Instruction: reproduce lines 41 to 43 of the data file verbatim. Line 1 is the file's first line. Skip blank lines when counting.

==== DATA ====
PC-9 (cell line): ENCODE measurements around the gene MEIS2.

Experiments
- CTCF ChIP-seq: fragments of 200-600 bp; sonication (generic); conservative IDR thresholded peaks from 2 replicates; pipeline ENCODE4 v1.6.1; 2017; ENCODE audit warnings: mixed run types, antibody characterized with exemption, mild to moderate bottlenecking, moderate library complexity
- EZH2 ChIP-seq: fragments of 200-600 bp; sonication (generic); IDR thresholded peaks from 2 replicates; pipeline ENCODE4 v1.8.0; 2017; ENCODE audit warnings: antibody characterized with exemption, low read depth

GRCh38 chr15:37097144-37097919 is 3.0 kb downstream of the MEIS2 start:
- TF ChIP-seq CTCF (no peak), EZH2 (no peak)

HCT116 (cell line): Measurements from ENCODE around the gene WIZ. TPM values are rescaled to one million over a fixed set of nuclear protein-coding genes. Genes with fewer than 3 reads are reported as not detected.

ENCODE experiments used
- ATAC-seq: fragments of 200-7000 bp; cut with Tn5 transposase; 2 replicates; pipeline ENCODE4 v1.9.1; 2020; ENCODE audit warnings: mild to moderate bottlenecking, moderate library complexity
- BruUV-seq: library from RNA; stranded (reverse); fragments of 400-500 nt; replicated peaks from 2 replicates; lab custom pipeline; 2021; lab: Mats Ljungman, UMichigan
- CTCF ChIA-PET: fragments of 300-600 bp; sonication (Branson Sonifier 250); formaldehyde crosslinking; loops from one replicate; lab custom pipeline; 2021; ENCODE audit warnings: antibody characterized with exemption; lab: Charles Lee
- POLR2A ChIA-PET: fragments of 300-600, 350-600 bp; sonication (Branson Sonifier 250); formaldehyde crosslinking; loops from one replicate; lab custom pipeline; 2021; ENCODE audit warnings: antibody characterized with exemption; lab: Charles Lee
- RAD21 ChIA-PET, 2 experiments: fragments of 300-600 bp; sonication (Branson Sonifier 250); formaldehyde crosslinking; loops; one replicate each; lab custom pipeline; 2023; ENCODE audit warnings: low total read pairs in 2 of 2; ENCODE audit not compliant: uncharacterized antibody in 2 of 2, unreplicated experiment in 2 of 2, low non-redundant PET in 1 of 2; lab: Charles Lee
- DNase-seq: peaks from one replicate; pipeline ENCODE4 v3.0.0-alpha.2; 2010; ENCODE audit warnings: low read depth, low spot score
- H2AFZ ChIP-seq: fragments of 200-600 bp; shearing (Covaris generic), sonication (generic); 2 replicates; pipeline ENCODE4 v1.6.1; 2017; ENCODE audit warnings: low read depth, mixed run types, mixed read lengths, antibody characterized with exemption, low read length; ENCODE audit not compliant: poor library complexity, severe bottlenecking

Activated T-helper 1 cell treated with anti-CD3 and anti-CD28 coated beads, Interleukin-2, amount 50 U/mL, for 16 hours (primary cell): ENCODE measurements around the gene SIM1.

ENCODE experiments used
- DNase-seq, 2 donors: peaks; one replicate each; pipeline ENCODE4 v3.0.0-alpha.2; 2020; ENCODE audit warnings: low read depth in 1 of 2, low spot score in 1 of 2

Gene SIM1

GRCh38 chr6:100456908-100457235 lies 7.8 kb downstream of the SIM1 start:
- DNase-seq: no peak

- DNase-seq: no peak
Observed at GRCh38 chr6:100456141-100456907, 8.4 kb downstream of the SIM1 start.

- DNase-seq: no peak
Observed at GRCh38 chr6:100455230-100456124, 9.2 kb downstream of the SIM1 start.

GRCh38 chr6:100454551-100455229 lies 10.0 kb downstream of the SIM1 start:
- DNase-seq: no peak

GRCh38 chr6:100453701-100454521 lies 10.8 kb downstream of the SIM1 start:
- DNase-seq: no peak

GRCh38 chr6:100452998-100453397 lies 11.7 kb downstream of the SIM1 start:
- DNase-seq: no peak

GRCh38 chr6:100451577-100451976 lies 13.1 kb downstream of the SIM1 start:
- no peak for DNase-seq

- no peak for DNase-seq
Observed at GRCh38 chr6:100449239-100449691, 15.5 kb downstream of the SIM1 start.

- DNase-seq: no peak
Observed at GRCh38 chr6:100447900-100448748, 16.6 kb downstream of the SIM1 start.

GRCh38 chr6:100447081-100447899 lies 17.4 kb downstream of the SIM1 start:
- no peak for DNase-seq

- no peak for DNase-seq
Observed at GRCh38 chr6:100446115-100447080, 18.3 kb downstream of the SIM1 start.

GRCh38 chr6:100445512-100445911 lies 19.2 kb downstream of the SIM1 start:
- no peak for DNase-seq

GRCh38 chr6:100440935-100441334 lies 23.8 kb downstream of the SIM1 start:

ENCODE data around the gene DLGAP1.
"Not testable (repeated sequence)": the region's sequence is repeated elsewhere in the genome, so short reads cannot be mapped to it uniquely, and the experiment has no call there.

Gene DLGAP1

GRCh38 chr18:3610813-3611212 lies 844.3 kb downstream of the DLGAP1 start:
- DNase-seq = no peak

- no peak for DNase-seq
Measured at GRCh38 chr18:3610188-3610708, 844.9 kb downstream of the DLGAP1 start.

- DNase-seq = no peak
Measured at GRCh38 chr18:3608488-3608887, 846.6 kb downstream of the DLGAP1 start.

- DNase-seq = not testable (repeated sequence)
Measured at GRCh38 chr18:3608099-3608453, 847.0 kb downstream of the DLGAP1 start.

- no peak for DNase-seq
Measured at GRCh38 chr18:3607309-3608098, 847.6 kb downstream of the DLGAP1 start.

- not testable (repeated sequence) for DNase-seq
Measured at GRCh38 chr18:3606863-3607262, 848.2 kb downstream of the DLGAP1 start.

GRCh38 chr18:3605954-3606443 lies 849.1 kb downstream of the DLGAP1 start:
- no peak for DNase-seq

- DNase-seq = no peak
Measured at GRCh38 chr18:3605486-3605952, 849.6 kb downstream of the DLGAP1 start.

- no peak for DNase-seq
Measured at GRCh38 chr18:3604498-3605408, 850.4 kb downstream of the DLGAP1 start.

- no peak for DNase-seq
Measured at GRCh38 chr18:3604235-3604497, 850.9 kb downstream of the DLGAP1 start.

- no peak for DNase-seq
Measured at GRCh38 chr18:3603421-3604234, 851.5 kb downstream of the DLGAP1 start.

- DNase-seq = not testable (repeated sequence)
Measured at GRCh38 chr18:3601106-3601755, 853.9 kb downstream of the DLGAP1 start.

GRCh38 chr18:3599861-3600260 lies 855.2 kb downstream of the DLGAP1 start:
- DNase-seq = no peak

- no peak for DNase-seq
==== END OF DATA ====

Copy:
Observed at GRCh38 chr6:100446115-100447080, 18.3 kb downstream of the SIM1 start.

GRCh38 chr6:100445512-100445911 lies 19.2 kb downstream of the SIM1 start:
- no peak for DNase-seq